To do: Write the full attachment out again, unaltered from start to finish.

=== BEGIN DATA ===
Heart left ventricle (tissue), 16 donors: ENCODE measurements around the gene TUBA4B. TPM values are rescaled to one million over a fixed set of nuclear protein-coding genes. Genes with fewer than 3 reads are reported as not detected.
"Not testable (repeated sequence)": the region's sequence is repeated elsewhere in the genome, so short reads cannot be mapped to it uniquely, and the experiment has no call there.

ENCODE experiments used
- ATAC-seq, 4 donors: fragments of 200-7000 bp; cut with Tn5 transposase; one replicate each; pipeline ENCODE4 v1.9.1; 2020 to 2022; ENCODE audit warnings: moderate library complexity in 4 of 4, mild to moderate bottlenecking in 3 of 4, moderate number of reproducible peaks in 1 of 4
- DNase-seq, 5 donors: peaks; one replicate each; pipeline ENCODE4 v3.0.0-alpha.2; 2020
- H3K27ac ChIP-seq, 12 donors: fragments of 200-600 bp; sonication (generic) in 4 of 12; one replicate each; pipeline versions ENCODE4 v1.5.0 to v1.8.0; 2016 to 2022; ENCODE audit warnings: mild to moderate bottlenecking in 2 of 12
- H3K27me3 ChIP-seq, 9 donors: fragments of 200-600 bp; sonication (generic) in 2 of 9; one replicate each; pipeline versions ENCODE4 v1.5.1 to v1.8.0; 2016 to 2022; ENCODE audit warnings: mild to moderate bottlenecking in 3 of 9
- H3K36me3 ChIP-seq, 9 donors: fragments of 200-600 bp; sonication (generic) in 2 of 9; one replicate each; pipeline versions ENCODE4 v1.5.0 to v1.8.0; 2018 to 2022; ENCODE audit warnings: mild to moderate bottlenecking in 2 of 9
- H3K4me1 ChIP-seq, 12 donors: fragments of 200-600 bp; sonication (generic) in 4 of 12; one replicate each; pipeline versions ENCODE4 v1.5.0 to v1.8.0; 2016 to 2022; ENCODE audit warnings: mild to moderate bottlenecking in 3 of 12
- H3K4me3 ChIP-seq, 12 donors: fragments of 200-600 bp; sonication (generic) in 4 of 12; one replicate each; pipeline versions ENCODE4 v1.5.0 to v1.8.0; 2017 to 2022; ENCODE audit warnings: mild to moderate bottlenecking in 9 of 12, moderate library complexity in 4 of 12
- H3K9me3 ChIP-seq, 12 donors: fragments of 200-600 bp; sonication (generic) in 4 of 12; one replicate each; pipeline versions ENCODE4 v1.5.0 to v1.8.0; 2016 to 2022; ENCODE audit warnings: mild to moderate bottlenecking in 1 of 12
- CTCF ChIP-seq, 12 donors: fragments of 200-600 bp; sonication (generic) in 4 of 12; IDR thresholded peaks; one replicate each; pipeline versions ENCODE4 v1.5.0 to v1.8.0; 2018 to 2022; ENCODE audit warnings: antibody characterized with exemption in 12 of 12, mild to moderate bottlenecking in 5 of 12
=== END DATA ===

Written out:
Heart left ventricle (tissue), 16 donors: ENCODE measurements around the gene TUBA4B. TPM values are rescaled to one million over a fixed set of nuclear protein-coding genes. Genes with fewer than 3 reads are reported as not detected.
"Not testable (repeated sequence)": the region's sequence is repeated elsewhere in the genome, so short reads cannot be mapped to it uniquely, and the experiment has no call there.

ENCODE experiments used
- ATAC-seq, 4 donors: fragments of 200-7000 bp; cut with Tn5 transposase; one replicate each; pipeline ENCODE4 v1.9.1; 2020 to 2022; ENCODE audit warnings: moderate library complexity in 4 of 4, mild to moderate bottlenecking in 3 of 4, moderate number of reproducible peaks in 1 of 4
- DNase-seq, 5 donors: peaks; one replicate each; pipeline ENCODE4 v3.0.0-alpha.2; 2020
- H3K27ac ChIP-seq, 12 donors: fragments of 200-600 bp; sonication (generic) in 4 of 12; one replicate each; pipeline versions ENCODE4 v1.5.0 to v1.8.0; 2016 to 2022; ENCODE audit warnings: mild to moderate bottlenecking in 2 of 12
- H3K27me3 ChIP-seq, 9 donors: fragments of 200-600 bp; sonication (generic) in 2 of 9; one replicate each; pipeline versions ENCODE4 v1.5.1 to v1.8.0; 2016 to 2022; ENCODE audit warnings: mild to moderate bottlenecking in 3 of 9
- H3K36me3 ChIP-seq, 9 donors: fragments of 200-600 bp; sonication (generic) in 2 of 9; one replicate each; pipeline versions ENCODE4 v1.5.0 to v1.8.0; 2018 to 2022; ENCODE audit warnings: mild to moderate bottlenecking in 2 of 9
- H3K4me1 ChIP-seq, 12 donors: fragments of 200-600 bp; sonication (generic) in 4 of 12; one replicate each; pipeline versions ENCODE4 v1.5.0 to v1.8.0; 2016 to 2022; ENCODE audit warnings: mild to moderate bottlenecking in 3 of 12
- H3K4me3 ChIP-seq, 12 donors: fragments of 200-600 bp; sonication (generic) in 4 of 12; one replicate each; pipeline versions ENCODE4 v1.5.0 to v1.8.0; 2017 to 2022; ENCODE audit warnings: mild to moderate bottlenecking in 9 of 12, moderate library complexity in 4 of 12
- H3K9me3 ChIP-seq, 12 donors: fragments of 200-600 bp; sonication (generic) in 4 of 12; one replicate each; pipeline versions ENCODE4 v1.5.0 to v1.8.0; 2016 to 2022; ENCODE audit warnings: mild to moderate bottlenecking in 1 of 12
- CTCF ChIP-seq, 12 donors: fragments of 200-600 bp; sonication (generic) in 4 of 12; IDR thresholded peaks; one replicate each; pipeline versions ENCODE4 v1.5.0 to v1.8.0; 2018 to 2022; ENCODE audit warnings: antibody characterized with exemption in 12 of 12, mild to moderate bottlenecking in 5 of 12